I first got to see the band when Steve Shook was still there, his quiet solid presence counteracting the careening energy of the rhythm section and Johnny’s Fender assault. He had his hand in the cacophony but when things lightened up his delicate playing and vocals gave the band a different dimension. While I was living in Boston a few years later I saw the band with Aaron Spade in his place and, like most people who have a certain snapshot of a classic line-up, it didn’t immediately work for me. A different person brings different influences and energy for better or worse. It took me a while to warm to him as I’m sure it took for him to find his place in this unique crew. In reviewing the songs recorded during his tenure his ear for the Stones, the Beatles (and if I’m not mistaken Oasis) sneaks in, adding more edgy craft into a band rife with it.

Johnny went to work with his brother in NRBQ when Al Anderson moved to Nashville and that’s about the time I kinda went on living with memories and audio cassettes of earlier times, as we all do with those bands that capture a time for us. I no longer lived on the east coast and had no idea what the guys were up to.

OK, here’s the remarkable thing; for 29 straight years the band has held down the summertime Sunday afternoon slot at the Wellfleet Beachcomer from 4 to 8, basically from Memorial Day to Labor Day for 30 years. There has been formal (maybe the wrong word) and informal line up changes along the way; Vince is now Rikki, Johnny is back on the left and Chandler is still there in the middle. They all have other projects they participate in; they are known from Cape Cod to Tokyo but I’m not sure about in between.

I haven’t really focused on Chandler Travis quite yet because I think in the end this post has been prompted by him. He has been the not-so-quiet lynchpin of the group, a remarkable songwriter with a un-duplicatable style and the ringmaster of many an almost forgotten night. Some might look at his humorous and cynical turns in his love songs as just jaded or grouchy; to me they’ve always been an example of how humor gets used to soften the hurt and reality of life. Songs like “Fade Away”(arg,”The Giraffe Suite”, forgot the actual name and missed filling in the name when editing…), “Merry Christmas Anyway” and “This World” all show their heart by the end of the last chorus; vulnerable, imperfect (the character not the song) and so hooky you swear you’ve heard them for a lifetime.

The Casuals are not Chandler but they are not the Casuals without him…well, proving me wrong I see a posting saying that Joey S. was sitting in for him one night this year, which makes it a heck of cool band.

In 1996 Chandler sat in with the house band at the Lizard Lounge in Cambridge, MA, who was being led by Dinty Child, a multi-instumentalist and musicial troublemaker. This spawned a 9 piece unit that became known as the Chandler Travis Philharmonic, a riot of horns and possibility. With Rikki Bates at the drum chair, here was a band to do some serious mayhem. Described as“probably the world’s only alternative dixieland / omnipop band,” they are fun explorers of the familiar and unfamiliar that need to be heard to help a listener find their own descriptive metaphor, just like the Casuals. Sun Ra, Gil Evans, The Meters, The Seeger Sessions Band on Mescaline, Michael Buble with 50 years out in the sun… well, you can’t really keep a thumb on them for very long. They are funny, irreverent, deep, over qualified and a wonderful powerful engine to drive his songs around the bend. I keep something on in the background while writing this and here’s a song that is part “Iko-Iko”, quotes Irving Berlin and makes enough sound effects for Esquivel, Ambitious Lovers and Spike Jones all happy. Nope, I can’t do them justice even in this run on paragraph.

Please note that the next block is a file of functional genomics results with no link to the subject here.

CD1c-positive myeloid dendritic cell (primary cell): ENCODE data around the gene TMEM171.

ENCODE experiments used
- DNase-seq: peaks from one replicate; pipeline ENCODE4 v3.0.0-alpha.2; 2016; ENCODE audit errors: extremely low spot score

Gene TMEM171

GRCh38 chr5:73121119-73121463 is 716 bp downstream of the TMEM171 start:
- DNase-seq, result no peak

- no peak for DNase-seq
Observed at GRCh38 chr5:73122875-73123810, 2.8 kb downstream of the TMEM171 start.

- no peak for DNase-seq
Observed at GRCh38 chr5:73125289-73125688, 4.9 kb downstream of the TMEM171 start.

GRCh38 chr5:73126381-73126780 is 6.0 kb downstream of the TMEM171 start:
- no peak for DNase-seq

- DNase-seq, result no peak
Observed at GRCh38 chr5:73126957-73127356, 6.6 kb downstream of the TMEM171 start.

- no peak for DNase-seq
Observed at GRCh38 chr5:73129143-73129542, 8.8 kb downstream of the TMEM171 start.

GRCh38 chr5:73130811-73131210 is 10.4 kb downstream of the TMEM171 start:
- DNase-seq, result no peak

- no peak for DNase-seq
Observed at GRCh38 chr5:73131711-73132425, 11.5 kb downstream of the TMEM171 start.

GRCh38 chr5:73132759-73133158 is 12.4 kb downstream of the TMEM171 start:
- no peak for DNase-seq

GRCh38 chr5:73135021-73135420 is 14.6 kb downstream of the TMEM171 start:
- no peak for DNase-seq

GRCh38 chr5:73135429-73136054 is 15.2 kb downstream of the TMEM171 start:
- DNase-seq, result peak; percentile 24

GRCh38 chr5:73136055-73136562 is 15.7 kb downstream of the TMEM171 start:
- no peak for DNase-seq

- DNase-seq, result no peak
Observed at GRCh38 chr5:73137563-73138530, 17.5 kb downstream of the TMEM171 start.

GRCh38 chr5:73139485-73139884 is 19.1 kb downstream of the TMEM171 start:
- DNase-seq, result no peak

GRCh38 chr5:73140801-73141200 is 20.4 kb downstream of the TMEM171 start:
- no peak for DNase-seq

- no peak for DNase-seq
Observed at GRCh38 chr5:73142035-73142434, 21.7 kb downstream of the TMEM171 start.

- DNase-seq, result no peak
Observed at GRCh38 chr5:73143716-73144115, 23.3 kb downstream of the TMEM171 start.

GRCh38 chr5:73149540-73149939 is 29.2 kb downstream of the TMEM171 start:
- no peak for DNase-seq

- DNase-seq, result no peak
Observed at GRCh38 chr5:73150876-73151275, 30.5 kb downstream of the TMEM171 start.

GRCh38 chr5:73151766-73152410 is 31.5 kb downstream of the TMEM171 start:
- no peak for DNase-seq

OK, so not all of us can make it to the Cape to see for ourselves and YouTube is so very, very small… luckily we have a good deal of recordings to listen to for both bands. The official and unofficial stuff all has nuggets of pure joy all over them. Here are some suggestions for first time listeners or re-discoverers…

Let’s Go- The Incredible Casuals A nugget. I enjoy the vinyl scratches on the digital version. Summer surf fun and still strong 30 years later.

That’s That- The Incredible Casuals Most of what the band has recorded has been repackaged and now digitized, at least the studio stuff. They were amazing for sharing/selling their “field” recordings, imperfect and magical. “That’s That” is a good compilation, with some classic songs, from both the Shook and Spade eras. So is World Championship Songs 1980-2007.

Yearbook ’04 Live at da Coma!- The Incredible Casuals Being that the Casseroles are not digitized (yet), this is a good quality live recording of the current line up with some guests. Interesting covers and a sense of the energy.

If you dive deeper into their sites, You Tube, emusic, Amazon, etc, there is plenty of stuff to find of varying quality.

Let’s Have a Pancake!- The Chandler Travis Philharmonic The first of the official albums of the band, great songs and amazing performances. This is linked to Amazon for a simple stable permalink but most of  CTP/TIC world is available through Sonic Trout and their own websites, including their many less official recordings, including 22 Radio Ball CDR’s in “Horrend-o-phonic” sound. I’d start with the main stuff but there are treasures everywhere.

Llama Rhymes- The Chandler Travis Philharmonic Further out but still in the neighborhood…

Tarnation and Alastair Sim- The Chandler Travis Philharmonic 48 tracks of glorious carnage. George Carlin leaves a few phone messages before passing away. Masterful, in pieces.

I am glad that through the internet I have rediscovered this music and know that more is being released and created all the time; a new Casuals and TCP release are on their way here now and I’ll update you when I digest them. I have had the great honor of working for some amazing artists over the years that the world knows; there are so many that we have to depend on each other to find out about. After such a long time in not posting, I had to make it a goodie. Check out Chandler, Rikki, Johnny and Aaron, together and apart. You deserve it.